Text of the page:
Writer: Frank Wedekind
Director: Gyorgy Vidovszky
Translator: Francis J. Ziegler
The Dublin Youth Theatre return to the Dublin Theatre Festival with Frank Wedekind’s controversial play,Spring Awakening. Written by Wedekind in the late 1800’s,Spring Awakening illuminates the disdain that Wedekind felt for the level of sexual oppressiveness present in German society at the time. Dealing with issues of rape, suicide, homosexuality and abortion, the play is jarring, dark and ultimately interesting.
Following the stories of; Lammermier (Séan Talbot), Robert (Adam Byrne), Martha (Ali Dempsey McMahon,) Hans (Conor Murray), Thea (Caoimhe Byrne Gray), Ilse (Lilly Lee), Moritz (Paul Harris), Melchior (Peter Newington), Otto (Ruairi Bond), Georg (Ferdia Murray) and Wendla (Martha Breen), each issue is dealt with, with sensitivity, bravery and skill. The effect that a predominately underage cast has on the work is interesting, and adds more depth to the content of the work. The audience get to explore these adolescent issues through an adolescent audience, allowing for the audience’s own memories of childhood to come to the surface.
The set design hints at another era, giving a sinister look to the stage. The language choices made when translating the script make the work more accessible. The familiar local nuances of language give the show a more universal feel. All of the young actors perform their rôles well, and their commitment is apparent. One negative of the performance however was the slight disconnect between the tone of Wedekind’s script and the tone of the performed piece. At times the show came across at too light hearted for the subject matter, and this reviewer isn’t sure if this was an intentional jarring of tone, or just a lack of experience on the parts of the performers.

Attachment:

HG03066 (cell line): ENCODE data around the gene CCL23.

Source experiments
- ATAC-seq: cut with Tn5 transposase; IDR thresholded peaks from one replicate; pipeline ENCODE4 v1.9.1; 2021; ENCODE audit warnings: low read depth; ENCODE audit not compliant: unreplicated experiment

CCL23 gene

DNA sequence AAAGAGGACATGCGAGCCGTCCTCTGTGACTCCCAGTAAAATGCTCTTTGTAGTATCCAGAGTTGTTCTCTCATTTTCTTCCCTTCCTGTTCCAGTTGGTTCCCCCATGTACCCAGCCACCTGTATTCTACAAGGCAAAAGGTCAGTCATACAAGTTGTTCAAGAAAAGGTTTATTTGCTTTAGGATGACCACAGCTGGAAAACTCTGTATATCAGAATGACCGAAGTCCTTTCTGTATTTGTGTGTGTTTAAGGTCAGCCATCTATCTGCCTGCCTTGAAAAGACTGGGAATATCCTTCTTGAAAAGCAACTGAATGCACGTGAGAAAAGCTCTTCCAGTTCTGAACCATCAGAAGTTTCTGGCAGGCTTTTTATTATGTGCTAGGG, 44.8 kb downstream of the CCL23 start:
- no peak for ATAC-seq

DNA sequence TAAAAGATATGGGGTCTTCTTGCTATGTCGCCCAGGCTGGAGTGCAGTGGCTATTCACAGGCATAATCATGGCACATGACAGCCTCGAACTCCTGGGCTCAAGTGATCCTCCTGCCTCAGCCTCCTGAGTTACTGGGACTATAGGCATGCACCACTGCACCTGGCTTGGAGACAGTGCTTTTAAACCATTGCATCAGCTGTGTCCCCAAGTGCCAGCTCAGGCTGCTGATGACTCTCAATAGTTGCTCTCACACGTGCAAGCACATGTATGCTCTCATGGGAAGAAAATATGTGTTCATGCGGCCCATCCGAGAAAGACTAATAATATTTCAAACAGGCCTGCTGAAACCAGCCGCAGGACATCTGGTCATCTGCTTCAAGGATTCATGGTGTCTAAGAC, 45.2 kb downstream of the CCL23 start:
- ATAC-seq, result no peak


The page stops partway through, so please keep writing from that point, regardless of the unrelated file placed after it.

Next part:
The audience, as a result, was at times unsure of where the moments of comedy and seriousness lay. One thinks that perhaps the apparent presence of so many friends and family may have had something to do with the audience/performance disconnect, resulting in a more lighthearted, comedic imagining of the text.
Aside from this, the moments of tension were well performed; again every dark moment seemed much more so due to the age of the young performers.
A brave choice for this year’s Dublin Theatre Festival, and another success for the Dublin Youth Theatre.